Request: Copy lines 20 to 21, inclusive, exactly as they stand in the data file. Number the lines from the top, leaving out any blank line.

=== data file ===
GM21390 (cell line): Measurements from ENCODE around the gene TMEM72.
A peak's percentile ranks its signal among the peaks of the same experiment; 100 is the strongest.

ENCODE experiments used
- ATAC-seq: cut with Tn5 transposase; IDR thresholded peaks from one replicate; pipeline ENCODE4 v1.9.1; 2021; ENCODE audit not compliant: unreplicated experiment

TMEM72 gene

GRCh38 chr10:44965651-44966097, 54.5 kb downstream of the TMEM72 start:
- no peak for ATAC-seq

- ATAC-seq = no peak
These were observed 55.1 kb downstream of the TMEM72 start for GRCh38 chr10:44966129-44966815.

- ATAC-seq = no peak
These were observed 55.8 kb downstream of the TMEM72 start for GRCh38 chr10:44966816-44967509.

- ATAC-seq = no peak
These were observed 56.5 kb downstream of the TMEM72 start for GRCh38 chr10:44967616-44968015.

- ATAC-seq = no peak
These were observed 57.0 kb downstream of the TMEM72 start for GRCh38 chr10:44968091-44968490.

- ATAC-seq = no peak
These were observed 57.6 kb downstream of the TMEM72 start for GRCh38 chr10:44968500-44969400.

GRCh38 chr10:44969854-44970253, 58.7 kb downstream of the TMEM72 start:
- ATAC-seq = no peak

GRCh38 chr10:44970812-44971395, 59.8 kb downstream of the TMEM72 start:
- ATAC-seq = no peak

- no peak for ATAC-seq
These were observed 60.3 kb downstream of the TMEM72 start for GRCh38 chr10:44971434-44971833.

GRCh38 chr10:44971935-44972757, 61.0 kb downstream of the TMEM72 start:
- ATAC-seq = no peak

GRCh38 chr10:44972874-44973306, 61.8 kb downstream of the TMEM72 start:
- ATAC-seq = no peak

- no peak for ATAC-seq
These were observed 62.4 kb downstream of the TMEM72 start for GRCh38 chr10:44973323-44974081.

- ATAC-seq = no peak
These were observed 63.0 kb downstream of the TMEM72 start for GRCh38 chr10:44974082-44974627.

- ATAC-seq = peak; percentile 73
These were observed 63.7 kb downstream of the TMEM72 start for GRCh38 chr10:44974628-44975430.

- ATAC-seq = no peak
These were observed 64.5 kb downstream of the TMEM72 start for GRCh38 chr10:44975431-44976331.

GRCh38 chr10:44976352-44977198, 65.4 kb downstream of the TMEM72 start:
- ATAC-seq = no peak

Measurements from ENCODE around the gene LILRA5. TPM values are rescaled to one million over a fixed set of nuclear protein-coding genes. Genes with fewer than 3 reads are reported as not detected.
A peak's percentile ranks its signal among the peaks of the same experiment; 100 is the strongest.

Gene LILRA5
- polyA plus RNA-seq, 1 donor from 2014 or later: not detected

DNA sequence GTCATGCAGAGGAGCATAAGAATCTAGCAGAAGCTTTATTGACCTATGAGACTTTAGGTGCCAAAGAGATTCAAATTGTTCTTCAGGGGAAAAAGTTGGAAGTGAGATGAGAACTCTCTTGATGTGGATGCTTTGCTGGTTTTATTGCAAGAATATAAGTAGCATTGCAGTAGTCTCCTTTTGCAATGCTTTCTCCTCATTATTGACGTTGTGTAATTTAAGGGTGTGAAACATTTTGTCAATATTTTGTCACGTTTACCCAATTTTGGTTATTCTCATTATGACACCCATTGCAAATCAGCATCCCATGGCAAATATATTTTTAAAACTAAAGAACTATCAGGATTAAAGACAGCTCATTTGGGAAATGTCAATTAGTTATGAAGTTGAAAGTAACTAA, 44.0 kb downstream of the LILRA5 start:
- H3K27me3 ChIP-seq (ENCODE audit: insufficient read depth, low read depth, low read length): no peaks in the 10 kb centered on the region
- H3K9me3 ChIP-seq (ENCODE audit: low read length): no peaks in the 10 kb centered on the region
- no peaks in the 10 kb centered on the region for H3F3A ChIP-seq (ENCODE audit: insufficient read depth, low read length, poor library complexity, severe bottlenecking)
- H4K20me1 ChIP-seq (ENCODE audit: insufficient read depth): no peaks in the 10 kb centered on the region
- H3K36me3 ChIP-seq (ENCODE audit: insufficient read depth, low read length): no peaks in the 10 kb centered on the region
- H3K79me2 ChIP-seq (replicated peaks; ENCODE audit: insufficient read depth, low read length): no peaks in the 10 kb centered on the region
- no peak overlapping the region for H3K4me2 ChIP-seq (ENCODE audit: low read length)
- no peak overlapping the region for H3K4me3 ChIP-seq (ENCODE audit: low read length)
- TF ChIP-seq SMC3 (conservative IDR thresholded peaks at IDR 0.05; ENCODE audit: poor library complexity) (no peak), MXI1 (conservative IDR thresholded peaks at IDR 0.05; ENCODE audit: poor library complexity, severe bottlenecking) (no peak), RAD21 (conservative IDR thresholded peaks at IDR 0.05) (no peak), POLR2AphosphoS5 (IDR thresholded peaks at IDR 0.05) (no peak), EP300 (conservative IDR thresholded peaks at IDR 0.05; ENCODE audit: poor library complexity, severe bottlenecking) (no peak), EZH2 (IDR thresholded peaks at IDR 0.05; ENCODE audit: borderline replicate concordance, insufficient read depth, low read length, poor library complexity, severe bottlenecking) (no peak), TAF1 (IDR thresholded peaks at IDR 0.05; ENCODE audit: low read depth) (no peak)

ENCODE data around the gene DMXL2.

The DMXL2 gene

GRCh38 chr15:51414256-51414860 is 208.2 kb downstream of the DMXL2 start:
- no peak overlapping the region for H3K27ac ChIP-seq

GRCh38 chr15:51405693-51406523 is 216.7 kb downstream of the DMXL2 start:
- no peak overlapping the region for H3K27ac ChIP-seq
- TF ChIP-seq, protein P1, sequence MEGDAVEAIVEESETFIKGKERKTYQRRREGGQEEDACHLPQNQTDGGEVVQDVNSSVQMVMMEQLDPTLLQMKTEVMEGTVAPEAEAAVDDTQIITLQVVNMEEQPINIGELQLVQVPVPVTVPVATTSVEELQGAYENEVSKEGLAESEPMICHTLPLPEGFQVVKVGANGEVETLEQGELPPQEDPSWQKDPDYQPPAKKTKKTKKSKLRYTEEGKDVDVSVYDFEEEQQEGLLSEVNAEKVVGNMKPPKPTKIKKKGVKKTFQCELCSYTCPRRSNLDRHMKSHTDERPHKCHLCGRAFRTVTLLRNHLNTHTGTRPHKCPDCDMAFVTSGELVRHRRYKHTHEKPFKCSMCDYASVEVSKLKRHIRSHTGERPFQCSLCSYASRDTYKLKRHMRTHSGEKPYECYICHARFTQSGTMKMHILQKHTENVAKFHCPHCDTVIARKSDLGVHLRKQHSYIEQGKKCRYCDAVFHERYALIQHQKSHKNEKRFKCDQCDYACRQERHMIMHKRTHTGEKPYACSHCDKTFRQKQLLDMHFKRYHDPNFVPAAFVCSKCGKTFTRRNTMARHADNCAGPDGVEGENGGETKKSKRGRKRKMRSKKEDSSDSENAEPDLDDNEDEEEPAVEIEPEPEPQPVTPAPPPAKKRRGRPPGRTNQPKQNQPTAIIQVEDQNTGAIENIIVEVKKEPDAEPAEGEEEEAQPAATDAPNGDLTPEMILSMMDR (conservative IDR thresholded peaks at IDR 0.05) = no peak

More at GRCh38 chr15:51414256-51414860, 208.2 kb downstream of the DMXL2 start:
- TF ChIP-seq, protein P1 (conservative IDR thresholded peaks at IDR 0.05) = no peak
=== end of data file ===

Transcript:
GRCh38 chr10:44970812-44971395, 59.8 kb downstream of the TMEM72 start:
- ATAC-seq = no peak